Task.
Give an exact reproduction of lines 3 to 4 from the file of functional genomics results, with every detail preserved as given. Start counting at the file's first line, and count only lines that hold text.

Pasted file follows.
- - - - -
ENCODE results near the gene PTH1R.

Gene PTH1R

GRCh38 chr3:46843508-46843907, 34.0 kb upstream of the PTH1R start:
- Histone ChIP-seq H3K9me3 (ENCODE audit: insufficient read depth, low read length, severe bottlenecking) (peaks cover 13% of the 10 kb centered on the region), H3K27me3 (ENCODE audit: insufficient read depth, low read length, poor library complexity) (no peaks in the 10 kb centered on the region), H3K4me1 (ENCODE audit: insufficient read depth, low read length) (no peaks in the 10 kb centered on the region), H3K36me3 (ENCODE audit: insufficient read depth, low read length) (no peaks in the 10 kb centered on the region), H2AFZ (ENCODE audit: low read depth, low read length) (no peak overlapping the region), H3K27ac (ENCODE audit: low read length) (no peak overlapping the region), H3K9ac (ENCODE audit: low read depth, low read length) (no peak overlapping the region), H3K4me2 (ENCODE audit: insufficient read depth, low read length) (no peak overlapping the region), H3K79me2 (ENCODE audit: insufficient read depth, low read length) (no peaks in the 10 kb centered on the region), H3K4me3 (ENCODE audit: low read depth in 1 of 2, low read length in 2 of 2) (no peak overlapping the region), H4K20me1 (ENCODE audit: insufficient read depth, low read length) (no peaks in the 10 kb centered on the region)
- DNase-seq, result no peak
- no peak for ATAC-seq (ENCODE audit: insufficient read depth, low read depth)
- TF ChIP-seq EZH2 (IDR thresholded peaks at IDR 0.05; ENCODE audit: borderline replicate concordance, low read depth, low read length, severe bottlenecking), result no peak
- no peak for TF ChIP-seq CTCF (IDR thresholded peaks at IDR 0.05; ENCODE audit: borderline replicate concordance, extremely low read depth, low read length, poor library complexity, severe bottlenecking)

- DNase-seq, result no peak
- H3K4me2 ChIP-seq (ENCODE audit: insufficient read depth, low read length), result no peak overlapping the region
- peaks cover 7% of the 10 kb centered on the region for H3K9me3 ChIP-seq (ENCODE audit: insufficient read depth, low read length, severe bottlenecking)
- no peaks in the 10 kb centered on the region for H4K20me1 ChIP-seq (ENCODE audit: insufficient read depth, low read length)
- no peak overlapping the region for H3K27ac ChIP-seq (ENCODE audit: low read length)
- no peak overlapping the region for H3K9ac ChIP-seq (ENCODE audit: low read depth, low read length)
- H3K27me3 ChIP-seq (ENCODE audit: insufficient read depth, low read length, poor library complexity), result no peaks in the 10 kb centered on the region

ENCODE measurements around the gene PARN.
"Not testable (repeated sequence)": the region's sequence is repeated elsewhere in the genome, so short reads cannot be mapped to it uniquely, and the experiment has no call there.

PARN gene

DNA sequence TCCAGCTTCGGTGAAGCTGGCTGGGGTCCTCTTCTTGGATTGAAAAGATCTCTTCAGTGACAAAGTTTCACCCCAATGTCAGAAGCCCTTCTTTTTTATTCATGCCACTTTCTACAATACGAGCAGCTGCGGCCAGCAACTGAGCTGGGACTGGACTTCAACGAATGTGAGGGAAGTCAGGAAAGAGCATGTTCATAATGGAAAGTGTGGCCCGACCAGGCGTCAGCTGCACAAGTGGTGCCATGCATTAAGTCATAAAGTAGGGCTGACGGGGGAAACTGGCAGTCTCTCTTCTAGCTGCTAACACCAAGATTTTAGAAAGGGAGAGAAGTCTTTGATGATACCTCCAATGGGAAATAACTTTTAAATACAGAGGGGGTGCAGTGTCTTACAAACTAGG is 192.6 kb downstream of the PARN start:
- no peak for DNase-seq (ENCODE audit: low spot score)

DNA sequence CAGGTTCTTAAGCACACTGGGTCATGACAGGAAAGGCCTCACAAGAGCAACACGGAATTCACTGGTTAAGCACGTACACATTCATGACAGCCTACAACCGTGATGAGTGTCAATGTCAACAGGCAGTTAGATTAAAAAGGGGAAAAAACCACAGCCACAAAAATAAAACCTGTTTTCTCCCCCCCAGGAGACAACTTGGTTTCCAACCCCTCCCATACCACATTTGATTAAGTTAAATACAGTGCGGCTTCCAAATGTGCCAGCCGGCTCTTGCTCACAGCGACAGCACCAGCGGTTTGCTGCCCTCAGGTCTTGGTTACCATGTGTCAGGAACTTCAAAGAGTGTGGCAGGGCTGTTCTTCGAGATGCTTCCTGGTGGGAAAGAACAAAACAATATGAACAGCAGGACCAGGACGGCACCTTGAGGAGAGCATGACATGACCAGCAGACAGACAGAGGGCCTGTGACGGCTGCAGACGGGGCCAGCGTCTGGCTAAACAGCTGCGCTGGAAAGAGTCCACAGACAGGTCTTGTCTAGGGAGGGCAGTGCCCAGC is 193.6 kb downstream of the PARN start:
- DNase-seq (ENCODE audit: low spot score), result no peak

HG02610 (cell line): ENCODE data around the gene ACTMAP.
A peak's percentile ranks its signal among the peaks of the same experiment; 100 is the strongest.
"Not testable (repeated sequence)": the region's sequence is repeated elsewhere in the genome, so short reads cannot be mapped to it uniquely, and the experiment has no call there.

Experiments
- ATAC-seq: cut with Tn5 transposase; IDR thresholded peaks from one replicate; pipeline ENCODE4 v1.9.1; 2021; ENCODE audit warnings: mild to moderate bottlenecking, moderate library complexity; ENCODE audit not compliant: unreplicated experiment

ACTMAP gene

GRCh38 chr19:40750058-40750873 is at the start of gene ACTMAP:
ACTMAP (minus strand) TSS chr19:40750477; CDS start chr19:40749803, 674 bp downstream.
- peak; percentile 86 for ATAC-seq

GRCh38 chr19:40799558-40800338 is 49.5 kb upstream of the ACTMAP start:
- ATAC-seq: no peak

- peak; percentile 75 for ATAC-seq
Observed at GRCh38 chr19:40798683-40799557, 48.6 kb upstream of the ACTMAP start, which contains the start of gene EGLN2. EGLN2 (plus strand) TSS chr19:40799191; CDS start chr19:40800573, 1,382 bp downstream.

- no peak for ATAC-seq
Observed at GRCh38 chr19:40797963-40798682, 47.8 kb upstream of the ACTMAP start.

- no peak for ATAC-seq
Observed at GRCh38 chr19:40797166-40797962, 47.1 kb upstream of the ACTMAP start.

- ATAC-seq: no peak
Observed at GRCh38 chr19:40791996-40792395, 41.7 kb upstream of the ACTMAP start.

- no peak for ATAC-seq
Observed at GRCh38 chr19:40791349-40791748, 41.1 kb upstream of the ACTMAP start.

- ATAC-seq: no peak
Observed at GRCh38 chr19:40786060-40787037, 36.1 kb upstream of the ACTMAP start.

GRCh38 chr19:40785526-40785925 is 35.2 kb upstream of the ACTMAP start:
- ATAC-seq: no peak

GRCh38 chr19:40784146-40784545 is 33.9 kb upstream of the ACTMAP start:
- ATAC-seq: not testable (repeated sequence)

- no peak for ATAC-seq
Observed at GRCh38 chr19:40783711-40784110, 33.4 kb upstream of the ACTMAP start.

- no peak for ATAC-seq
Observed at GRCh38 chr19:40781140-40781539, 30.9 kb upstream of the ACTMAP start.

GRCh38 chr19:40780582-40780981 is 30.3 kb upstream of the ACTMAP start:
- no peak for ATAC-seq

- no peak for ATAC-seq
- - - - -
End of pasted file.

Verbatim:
GRCh38 chr3:46843508-46843907, 34.0 kb upstream of the PTH1R start:
- Histone ChIP-seq H3K9me3 (ENCODE audit: insufficient read depth, low read length, severe bottlenecking) (peaks cover 13% of the 10 kb centered on the region), H3K27me3 (ENCODE audit: insufficient read depth, low read length, poor library complexity) (no peaks in the 10 kb centered on the region), H3K4me1 (ENCODE audit: insufficient read depth, low read length) (no peaks in the 10 kb centered on the region), H3K36me3 (ENCODE audit: insufficient read depth, low read length) (no peaks in the 10 kb centered on the region), H2AFZ (ENCODE audit: low read depth, low read length) (no peak overlapping the region), H3K27ac (ENCODE audit: low read length) (no peak overlapping the region), H3K9ac (ENCODE audit: low read depth, low read length) (no peak overlapping the region), H3K4me2 (ENCODE audit: insufficient read depth, low read length) (no peak overlapping the region), H3K79me2 (ENCODE audit: insufficient read depth, low read length) (no peaks in the 10 kb centered on the region), H3K4me3 (ENCODE audit: low read depth in 1 of 2, low read length in 2 of 2) (no peak overlapping the region), H4K20me1 (ENCODE audit: insufficient read depth, low read length) (no peaks in the 10 kb centered on the region)